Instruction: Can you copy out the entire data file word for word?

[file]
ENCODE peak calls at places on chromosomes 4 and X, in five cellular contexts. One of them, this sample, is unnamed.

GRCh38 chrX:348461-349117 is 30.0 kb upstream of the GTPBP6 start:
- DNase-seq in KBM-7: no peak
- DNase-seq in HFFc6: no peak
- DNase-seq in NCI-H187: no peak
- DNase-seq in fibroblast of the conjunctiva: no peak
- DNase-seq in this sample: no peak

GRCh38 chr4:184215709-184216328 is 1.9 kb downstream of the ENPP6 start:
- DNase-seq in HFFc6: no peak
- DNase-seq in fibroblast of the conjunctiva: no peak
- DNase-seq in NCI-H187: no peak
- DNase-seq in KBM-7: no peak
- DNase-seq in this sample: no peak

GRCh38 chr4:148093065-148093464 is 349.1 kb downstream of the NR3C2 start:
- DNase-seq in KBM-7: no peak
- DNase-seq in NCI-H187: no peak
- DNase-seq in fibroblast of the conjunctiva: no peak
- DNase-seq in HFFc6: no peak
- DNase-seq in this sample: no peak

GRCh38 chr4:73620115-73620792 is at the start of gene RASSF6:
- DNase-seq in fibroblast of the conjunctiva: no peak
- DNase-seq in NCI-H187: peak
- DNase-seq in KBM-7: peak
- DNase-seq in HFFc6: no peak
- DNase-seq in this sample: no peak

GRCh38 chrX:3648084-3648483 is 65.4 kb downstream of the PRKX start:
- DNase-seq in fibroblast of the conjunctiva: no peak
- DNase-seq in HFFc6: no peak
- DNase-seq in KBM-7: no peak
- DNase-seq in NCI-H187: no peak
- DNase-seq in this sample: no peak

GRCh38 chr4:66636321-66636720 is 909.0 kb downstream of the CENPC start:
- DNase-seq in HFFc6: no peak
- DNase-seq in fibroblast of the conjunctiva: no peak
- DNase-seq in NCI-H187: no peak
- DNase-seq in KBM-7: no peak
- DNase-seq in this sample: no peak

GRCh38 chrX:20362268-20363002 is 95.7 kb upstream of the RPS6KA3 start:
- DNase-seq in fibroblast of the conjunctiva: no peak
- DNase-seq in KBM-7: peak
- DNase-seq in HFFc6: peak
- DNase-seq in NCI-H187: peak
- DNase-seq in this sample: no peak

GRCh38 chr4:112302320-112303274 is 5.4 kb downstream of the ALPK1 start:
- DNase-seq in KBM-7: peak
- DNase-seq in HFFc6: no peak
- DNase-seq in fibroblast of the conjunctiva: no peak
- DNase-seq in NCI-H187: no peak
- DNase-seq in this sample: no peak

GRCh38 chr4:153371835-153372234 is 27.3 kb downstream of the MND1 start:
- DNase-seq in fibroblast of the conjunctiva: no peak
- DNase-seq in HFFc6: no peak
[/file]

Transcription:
ENCODE peak calls at places on chromosomes 4 and X, in five cellular contexts. One of them, this sample, is unnamed.

GRCh38 chrX:348461-349117 is 30.0 kb upstream of the GTPBP6 start:
- DNase-seq in KBM-7: no peak
- DNase-seq in HFFc6: no peak
- DNase-seq in NCI-H187: no peak
- DNase-seq in fibroblast of the conjunctiva: no peak
- DNase-seq in this sample: no peak

GRCh38 chr4:184215709-184216328 is 1.9 kb downstream of the ENPP6 start:
- DNase-seq in HFFc6: no peak
- DNase-seq in fibroblast of the conjunctiva: no peak
- DNase-seq in NCI-H187: no peak
- DNase-seq in KBM-7: no peak
- DNase-seq in this sample: no peak

GRCh38 chr4:148093065-148093464 is 349.1 kb downstream of the NR3C2 start:
- DNase-seq in KBM-7: no peak
- DNase-seq in NCI-H187: no peak
- DNase-seq in fibroblast of the conjunctiva: no peak
- DNase-seq in HFFc6: no peak
- DNase-seq in this sample: no peak

GRCh38 chr4:73620115-73620792 is at the start of gene RASSF6:
- DNase-seq in fibroblast of the conjunctiva: no peak
- DNase-seq in NCI-H187: peak
- DNase-seq in KBM-7: peak
- DNase-seq in HFFc6: no peak
- DNase-seq in this sample: no peak

GRCh38 chrX:3648084-3648483 is 65.4 kb downstream of the PRKX start:
- DNase-seq in fibroblast of the conjunctiva: no peak
- DNase-seq in HFFc6: no peak
- DNase-seq in KBM-7: no peak
- DNase-seq in NCI-H187: no peak
- DNase-seq in this sample: no peak

GRCh38 chr4:66636321-66636720 is 909.0 kb downstream of the CENPC start:
- DNase-seq in HFFc6: no peak
- DNase-seq in fibroblast of the conjunctiva: no peak
- DNase-seq in NCI-H187: no peak
- DNase-seq in KBM-7: no peak
- DNase-seq in this sample: no peak

GRCh38 chrX:20362268-20363002 is 95.7 kb upstream of the RPS6KA3 start:
- DNase-seq in fibroblast of the conjunctiva: no peak
- DNase-seq in KBM-7: peak
- DNase-seq in HFFc6: peak
- DNase-seq in NCI-H187: peak
- DNase-seq in this sample: no peak

GRCh38 chr4:112302320-112303274 is 5.4 kb downstream of the ALPK1 start:
- DNase-seq in KBM-7: peak
- DNase-seq in HFFc6: no peak
- DNase-seq in fibroblast of the conjunctiva: no peak
- DNase-seq in NCI-H187: no peak
- DNase-seq in this sample: no peak

GRCh38 chr4:153371835-153372234 is 27.3 kb downstream of the MND1 start:
- DNase-seq in fibroblast of the conjunctiva: no peak
- DNase-seq in HFFc6: no peak